Perhaps the biggest hurdle that the GCC faces in producing their own food is a lack of water. As the region faces extreme water stress, which will only worsen as populations grow and desertification continues, any solution to reduce consumption is likely to be attractive for the government. VF techniques such as aeroponics (a process where plant roots are suspended in air rather than soil or water) can decrease usage by 90% compared to traditional agriculture which, when paired with desalination plants, could ease off pressures caused by a lack of water. As it stands, Arabian countries are hesitant to import and export water in fear of future political spats which might result in lines being cut off – all the more reason to decrease consumption and to reduce reliance on pipelines. However, the importance of water efficiency in VF only extends to the replacement of traditional agriculture; importing food from overseas will consume less than either one. Surprisingly though, the UAE has the highest consumption of water per capita in the world, a figure which will only get higher as GDP per capita of the country increases and household expenditure goes up. Thus, it seems that the ability of wealthy Arab nations to maintain a sufficient number of vertical farms is feasible – despite the aridity of the region.
Ultimately, it appears that implementing vertical farming in the GCC is within a rare sweet spot – and a market which is ripe with opportunity. As it currently stands, exploration of this option is underway, with AeroFarm recently announcing a 90 square foot agricultural research centre in Abu Dhabi dedicated to finding VF solutions. Critics argue that riding the new wave of agricultural technology is far too expensive, but they fail to realise that conventional agriculture is usually subsidised to ensure that farmers can stay competitive against the rest of the world. Only by pushing forward the agenda can we allow governments to realise change and to redirect state investment to a new generation of farming.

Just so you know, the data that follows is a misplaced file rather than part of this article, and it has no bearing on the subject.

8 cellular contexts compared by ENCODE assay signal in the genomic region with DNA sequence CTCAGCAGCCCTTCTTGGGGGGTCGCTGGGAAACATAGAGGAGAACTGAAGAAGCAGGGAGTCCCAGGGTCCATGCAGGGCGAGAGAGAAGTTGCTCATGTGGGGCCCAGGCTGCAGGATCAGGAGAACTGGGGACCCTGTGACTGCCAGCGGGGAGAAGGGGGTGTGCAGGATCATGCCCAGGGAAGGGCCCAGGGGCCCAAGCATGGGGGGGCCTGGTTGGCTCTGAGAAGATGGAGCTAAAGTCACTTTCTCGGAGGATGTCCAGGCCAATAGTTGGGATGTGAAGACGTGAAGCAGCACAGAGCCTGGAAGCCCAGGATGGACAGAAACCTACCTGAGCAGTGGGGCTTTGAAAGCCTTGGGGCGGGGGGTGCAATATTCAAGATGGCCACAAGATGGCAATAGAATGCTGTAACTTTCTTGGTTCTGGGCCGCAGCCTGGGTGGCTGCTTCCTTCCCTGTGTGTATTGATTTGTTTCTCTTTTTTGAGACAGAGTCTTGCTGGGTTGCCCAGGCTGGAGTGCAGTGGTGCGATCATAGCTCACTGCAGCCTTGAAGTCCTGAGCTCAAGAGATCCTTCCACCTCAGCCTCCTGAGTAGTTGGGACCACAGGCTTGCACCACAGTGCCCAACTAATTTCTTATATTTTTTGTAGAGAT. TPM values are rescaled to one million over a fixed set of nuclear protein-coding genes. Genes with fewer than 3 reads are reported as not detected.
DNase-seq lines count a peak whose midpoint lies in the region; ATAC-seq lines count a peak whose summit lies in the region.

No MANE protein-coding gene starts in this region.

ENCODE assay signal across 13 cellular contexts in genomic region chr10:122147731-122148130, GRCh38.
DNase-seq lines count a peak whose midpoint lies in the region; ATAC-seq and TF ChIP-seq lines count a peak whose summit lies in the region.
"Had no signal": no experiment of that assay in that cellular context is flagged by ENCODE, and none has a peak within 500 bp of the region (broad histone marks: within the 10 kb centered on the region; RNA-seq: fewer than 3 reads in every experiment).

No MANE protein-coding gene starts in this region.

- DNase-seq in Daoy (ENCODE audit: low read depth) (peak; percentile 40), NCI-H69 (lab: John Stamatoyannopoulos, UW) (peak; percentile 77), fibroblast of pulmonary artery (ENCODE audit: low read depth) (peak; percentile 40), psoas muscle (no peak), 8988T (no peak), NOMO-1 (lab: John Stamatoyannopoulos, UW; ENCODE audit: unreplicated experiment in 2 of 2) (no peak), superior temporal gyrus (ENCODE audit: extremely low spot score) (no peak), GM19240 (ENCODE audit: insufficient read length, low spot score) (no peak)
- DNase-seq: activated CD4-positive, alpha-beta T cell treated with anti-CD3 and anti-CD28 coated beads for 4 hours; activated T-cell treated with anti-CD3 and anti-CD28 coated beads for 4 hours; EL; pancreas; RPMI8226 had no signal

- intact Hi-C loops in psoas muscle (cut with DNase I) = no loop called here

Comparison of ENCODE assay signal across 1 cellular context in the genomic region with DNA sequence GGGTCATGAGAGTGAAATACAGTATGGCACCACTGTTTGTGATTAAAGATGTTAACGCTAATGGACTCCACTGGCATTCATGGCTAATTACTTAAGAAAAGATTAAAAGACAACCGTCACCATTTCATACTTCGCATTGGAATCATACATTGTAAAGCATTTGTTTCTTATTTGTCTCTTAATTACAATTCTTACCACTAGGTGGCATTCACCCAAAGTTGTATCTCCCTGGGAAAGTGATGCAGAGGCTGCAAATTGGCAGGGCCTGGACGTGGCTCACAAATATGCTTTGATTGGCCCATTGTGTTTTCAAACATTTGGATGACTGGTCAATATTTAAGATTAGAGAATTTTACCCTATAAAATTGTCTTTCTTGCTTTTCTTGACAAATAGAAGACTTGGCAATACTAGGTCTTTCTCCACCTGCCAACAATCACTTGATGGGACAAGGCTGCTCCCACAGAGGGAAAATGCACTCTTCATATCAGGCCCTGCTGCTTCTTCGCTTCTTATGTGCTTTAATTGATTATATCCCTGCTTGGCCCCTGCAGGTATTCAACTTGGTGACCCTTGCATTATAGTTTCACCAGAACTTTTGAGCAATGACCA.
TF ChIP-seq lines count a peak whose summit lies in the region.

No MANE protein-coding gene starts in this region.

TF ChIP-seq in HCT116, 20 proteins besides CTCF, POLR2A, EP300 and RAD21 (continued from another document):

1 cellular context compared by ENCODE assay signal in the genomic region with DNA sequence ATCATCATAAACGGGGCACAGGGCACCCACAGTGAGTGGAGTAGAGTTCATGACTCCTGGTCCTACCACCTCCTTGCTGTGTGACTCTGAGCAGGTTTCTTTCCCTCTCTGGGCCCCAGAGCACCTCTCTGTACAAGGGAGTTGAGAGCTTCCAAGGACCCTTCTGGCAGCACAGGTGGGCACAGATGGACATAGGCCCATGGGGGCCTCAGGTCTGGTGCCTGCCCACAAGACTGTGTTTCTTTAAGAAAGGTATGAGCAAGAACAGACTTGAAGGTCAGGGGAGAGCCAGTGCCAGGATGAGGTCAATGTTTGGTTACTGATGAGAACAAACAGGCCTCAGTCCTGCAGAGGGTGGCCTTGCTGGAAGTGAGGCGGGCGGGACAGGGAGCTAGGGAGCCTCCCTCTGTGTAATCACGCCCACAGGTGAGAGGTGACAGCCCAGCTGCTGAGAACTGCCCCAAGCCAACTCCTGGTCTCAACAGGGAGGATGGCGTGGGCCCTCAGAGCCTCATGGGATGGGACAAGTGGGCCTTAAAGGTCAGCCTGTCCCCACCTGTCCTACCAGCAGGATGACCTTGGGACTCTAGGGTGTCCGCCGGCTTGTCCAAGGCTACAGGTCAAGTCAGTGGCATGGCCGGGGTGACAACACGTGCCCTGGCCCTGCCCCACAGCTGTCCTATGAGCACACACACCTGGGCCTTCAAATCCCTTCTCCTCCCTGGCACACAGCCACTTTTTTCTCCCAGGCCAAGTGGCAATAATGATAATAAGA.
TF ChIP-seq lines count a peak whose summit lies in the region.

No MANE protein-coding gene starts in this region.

As exciting as this may sound though, the GCC should avoid hastily diving head first. Though this market for agricultural technology is growing at a compound annual growth rate of around 25%, it will not be a silver bullet solution. Researchers have found that, although costs will naturally decrease, “it is not likely to become a very cheap system” and “will not solve food shortages”. Rather, the technology should find its footing by producing niche, high value products (which do not require herbicides or pesticides) that could catch the eye of premium supermarkets and restaurants. Only then can vertical farming develop its economies of scale and attempt to break into the mainstream. Like most self-proclaimed cutting-edge alternatives, vertical farming appears to be an option – but not quite a solution.